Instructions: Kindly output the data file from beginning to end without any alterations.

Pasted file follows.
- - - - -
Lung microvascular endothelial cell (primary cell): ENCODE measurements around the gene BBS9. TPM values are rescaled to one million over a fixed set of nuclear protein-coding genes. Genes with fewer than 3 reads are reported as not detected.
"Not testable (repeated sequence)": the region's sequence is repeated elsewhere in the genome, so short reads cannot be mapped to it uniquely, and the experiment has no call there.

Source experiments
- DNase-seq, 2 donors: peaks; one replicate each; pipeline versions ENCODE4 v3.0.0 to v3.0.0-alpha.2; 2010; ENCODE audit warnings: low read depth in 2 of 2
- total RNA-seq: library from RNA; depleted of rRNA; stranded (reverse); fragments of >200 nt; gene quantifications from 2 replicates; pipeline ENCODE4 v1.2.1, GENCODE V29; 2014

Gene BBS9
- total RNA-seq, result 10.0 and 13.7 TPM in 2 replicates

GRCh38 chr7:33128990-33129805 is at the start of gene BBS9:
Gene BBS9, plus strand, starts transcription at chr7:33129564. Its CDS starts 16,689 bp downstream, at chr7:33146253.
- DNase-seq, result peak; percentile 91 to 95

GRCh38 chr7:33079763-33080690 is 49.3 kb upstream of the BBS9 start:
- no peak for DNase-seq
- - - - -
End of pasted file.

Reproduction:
Lung microvascular endothelial cell (primary cell): ENCODE measurements around the gene BBS9. TPM values are rescaled to one million over a fixed set of nuclear protein-coding genes. Genes with fewer than 3 reads are reported as not detected.
"Not testable (repeated sequence)": the region's sequence is repeated elsewhere in the genome, so short reads cannot be mapped to it uniquely, and the experiment has no call there.

Source experiments
- DNase-seq, 2 donors: peaks; one replicate each; pipeline versions ENCODE4 v3.0.0 to v3.0.0-alpha.2; 2010; ENCODE audit warnings: low read depth in 2 of 2
- total RNA-seq: library from RNA; depleted of rRNA; stranded (reverse); fragments of >200 nt; gene quantifications from 2 replicates; pipeline ENCODE4 v1.2.1, GENCODE V29; 2014

Gene BBS9
- total RNA-seq, result 10.0 and 13.7 TPM in 2 replicates

GRCh38 chr7:33128990-33129805 is at the start of gene BBS9:
Gene BBS9, plus strand, starts transcription at chr7:33129564. Its CDS starts 16,689 bp downstream, at chr7:33146253.
- DNase-seq, result peak; percentile 91 to 95

GRCh38 chr7:33079763-33080690 is 49.3 kb upstream of the BBS9 start:
- no peak for DNase-seq